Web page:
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Turkey - Country Economic Memorandum : sustaining high growth : selected issues (Vol. 2) : Expanded report (English)

This Country Economic Memorandum (CEM), prepared in collaboration with the Turkish authorities, summarizes recent accomplishments in achieving high growth and analyzes remaining public policy challenges and options available to the authorities to meet these challenges. The country seeks to double the nominal per capita income of its population by 2013. It wants this rapid growth to be inclusive of all segments of society, regions, and economic sectors-especially through improved labor market performance leading to more and better jobs in the economy. At the same time, the authorities want to improve the quality of public services which they see as an important complement to economic growth in improving quality of life. They also believe that the potentially negative environmental consequences of the period of rapid growth ahead need to be managed so that the positive welfare gains from higher per capita income levels do not become eroded by environmental nuisances. Turkey has succeeded in restoring macroeconomic stability and rapid growth, it has been recovering from crisis in 2001 and grew at 7.5 percent per year on average during 2002-2006. In addition, certain dimensions of public sector governance are instrumental in improving quality of life and promoting competitiveness in Turkey including, for example, food safety and environmental protection. Further strengthening of the legal framework and institutions fighting corruption could improve the investment climate, the efficiency of the public sector, and popular support to further reforms, and continuous macroeconomic stability is a necessary (but not sufficient) condition for sustainable growth. Strong fiscal discipline and monetary policy have reduced chronic inflation to below 10 percent in 2005. Public debt has also been reduced and its sustainability has improved. Accordingly, the resilience of the Turkish economy to shocks has improved as demonstrated by the rapid recovery from turmoil in international markets in the summer of 2006 and, more recently, in the summer-autumn of 2007.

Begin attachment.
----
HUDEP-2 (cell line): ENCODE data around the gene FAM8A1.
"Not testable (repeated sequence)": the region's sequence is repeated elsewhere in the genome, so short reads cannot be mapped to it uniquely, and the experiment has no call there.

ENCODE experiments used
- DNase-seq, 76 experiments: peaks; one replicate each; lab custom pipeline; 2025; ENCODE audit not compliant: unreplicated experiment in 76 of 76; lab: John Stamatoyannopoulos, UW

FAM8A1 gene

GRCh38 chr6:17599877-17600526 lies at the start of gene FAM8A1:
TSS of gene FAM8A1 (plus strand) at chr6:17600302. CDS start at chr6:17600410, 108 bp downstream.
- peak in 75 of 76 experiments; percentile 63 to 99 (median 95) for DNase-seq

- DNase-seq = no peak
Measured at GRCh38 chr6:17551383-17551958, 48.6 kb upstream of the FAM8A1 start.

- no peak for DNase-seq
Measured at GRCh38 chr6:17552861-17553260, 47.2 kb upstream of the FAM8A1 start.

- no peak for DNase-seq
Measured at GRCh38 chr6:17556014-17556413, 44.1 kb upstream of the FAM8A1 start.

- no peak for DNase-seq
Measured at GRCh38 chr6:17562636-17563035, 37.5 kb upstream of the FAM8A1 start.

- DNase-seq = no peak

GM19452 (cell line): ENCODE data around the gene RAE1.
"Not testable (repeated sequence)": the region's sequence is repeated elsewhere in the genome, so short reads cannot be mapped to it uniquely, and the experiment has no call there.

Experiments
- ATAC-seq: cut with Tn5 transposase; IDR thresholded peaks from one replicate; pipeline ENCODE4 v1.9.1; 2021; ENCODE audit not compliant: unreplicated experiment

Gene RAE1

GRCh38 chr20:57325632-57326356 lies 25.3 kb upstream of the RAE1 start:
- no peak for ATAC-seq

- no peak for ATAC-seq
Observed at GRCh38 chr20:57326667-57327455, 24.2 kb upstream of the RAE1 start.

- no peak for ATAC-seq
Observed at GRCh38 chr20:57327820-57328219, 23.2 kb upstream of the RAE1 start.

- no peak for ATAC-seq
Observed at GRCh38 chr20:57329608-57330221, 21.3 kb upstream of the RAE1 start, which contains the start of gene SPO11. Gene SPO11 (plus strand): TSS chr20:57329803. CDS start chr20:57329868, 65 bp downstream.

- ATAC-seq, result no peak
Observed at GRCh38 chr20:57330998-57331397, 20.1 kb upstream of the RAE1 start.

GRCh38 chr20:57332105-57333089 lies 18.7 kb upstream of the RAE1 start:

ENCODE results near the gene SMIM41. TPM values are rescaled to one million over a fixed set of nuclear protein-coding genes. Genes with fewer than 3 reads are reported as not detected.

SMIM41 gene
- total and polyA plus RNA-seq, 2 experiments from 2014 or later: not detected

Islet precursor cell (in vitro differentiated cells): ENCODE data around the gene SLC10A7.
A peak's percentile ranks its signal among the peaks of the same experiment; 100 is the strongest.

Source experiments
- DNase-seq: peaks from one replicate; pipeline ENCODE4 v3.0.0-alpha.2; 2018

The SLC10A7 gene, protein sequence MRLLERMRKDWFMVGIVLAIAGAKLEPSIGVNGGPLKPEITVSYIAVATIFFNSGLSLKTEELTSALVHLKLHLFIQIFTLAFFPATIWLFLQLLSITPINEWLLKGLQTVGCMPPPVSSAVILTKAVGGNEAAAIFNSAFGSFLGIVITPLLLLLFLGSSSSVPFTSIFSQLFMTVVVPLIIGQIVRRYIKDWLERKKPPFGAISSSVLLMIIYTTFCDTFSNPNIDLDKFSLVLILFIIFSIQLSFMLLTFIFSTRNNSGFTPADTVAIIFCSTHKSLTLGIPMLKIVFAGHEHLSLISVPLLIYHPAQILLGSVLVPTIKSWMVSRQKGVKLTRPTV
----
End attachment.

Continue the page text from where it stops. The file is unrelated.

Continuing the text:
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    Country Economic Memorandum

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  • Region

    Europe and Central Asia,

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  • Doc Name

    Expanded report

  • Keywords

    econometric estimate;Program for International Student;emissions from land use change;Life in Transition Survey;unit labor costs;current account deficit;youth labor;labor force participation rate;real effective exchange rate;regional development agency;annual average growth rate;incentives for energy efficiency;Turkish Court of Accounts;manufacturing sector;tight monetary policy;industrial pollution control;Civil Service Reform;labor productivity growth;real exchange rate;efficiency of expenditure;balance of payment;food safety policy;reduction in inflation;regional income disparity;high growth rate;capital goods import;social security deficit;availability of capital;government wage bill;public expenditure reform;tax reform effort;market interest rate;foreign exchange intervention;savings and investment;external debt indicator;stock market index;source of funding;export growth rate;foreign trade elasticity;gdp growth rate;domestic credit growth;machinery and equipment;domestic demand growth;inflation targeting regime;flow of import;purchasing power parity;gas distribution system;improving energy efficiency;current account balance;primary energy supply;errors and omission;high oil price;global financial market;regional development program;greenhouse gas emission;efficiency of investment;share of investment;Oil & Gas;electricity and gas;foreign direct investment;Oil and Gas;share of work;loss of competitiveness;high energy intensity;Solid Waste Management;solid waste program;population growth rate;payment for service;total factor productivity;regional development policy;decline in agriculture;financial market volatility;determinants of migration;central government budget;fast economic growth;primary surplus;



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Turkey - Country Economic Memorandum : sustaining high growth : selected issues (Vol. 2) : Expanded report (English). Washington, DC: World Bank